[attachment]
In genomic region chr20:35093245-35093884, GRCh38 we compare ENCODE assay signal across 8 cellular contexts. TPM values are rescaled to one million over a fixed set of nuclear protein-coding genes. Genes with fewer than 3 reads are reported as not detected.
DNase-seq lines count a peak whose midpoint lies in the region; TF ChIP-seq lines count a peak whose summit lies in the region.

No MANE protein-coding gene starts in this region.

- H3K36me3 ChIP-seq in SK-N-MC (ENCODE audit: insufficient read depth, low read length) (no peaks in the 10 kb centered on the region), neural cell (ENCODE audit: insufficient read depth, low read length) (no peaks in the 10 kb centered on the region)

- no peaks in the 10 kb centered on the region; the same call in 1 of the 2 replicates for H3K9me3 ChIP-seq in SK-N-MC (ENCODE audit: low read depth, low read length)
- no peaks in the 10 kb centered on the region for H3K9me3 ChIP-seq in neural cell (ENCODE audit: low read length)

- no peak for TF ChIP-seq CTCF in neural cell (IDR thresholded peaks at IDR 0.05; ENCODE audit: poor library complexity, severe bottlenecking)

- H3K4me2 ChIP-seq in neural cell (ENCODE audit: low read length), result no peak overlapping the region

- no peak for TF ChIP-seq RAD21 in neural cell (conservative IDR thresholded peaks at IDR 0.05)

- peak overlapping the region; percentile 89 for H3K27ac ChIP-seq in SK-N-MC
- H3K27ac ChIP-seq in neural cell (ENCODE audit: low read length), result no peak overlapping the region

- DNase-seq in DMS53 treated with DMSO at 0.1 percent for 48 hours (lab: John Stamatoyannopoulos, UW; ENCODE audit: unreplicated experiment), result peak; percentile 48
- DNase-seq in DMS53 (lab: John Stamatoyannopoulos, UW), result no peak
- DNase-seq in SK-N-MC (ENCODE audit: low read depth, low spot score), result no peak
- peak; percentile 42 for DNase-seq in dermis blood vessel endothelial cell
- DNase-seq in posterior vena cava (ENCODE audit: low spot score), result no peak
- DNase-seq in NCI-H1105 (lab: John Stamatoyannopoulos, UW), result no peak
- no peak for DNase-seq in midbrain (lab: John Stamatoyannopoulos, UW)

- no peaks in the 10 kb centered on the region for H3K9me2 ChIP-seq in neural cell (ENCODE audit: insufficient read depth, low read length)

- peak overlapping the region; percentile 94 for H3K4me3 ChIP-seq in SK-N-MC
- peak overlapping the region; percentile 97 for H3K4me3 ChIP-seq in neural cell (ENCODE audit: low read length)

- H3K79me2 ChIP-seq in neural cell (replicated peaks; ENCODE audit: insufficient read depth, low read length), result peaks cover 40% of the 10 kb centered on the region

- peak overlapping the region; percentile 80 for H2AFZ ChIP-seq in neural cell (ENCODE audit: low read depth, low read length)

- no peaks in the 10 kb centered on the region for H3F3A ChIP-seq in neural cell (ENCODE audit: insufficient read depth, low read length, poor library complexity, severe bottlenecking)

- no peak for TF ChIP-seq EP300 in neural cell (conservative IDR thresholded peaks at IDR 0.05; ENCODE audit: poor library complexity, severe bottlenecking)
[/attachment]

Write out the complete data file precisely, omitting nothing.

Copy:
In genomic region chr20:35093245-35093884, GRCh38 we compare ENCODE assay signal across 8 cellular contexts. TPM values are rescaled to one million over a fixed set of nuclear protein-coding genes. Genes with fewer than 3 reads are reported as not detected.
DNase-seq lines count a peak whose midpoint lies in the region; TF ChIP-seq lines count a peak whose summit lies in the region.

No MANE protein-coding gene starts in this region.

- H3K36me3 ChIP-seq in SK-N-MC (ENCODE audit: insufficient read depth, low read length) (no peaks in the 10 kb centered on the region), neural cell (ENCODE audit: insufficient read depth, low read length) (no peaks in the 10 kb centered on the region)

- no peaks in the 10 kb centered on the region; the same call in 1 of the 2 replicates for H3K9me3 ChIP-seq in SK-N-MC (ENCODE audit: low read depth, low read length)
- no peaks in the 10 kb centered on the region for H3K9me3 ChIP-seq in neural cell (ENCODE audit: low read length)

- no peak for TF ChIP-seq CTCF in neural cell (IDR thresholded peaks at IDR 0.05; ENCODE audit: poor library complexity, severe bottlenecking)

- H3K4me2 ChIP-seq in neural cell (ENCODE audit: low read length), result no peak overlapping the region

- no peak for TF ChIP-seq RAD21 in neural cell (conservative IDR thresholded peaks at IDR 0.05)

- peak overlapping the region; percentile 89 for H3K27ac ChIP-seq in SK-N-MC
- H3K27ac ChIP-seq in neural cell (ENCODE audit: low read length), result no peak overlapping the region

- DNase-seq in DMS53 treated with DMSO at 0.1 percent for 48 hours (lab: John Stamatoyannopoulos, UW; ENCODE audit: unreplicated experiment), result peak; percentile 48
- DNase-seq in DMS53 (lab: John Stamatoyannopoulos, UW), result no peak
- DNase-seq in SK-N-MC (ENCODE audit: low read depth, low spot score), result no peak
- peak; percentile 42 for DNase-seq in dermis blood vessel endothelial cell
- DNase-seq in posterior vena cava (ENCODE audit: low spot score), result no peak
- DNase-seq in NCI-H1105 (lab: John Stamatoyannopoulos, UW), result no peak
- no peak for DNase-seq in midbrain (lab: John Stamatoyannopoulos, UW)

- no peaks in the 10 kb centered on the region for H3K9me2 ChIP-seq in neural cell (ENCODE audit: insufficient read depth, low read length)

- peak overlapping the region; percentile 94 for H3K4me3 ChIP-seq in SK-N-MC
- peak overlapping the region; percentile 97 for H3K4me3 ChIP-seq in neural cell (ENCODE audit: low read length)

- H3K79me2 ChIP-seq in neural cell (replicated peaks; ENCODE audit: insufficient read depth, low read length), result peaks cover 40% of the 10 kb centered on the region

- peak overlapping the region; percentile 80 for H2AFZ ChIP-seq in neural cell (ENCODE audit: low read depth, low read length)

- no peaks in the 10 kb centered on the region for H3F3A ChIP-seq in neural cell (ENCODE audit: insufficient read depth, low read length, poor library complexity, severe bottlenecking)

- no peak for TF ChIP-seq EP300 in neural cell (conservative IDR thresholded peaks at IDR 0.05; ENCODE audit: poor library complexity, severe bottlenecking)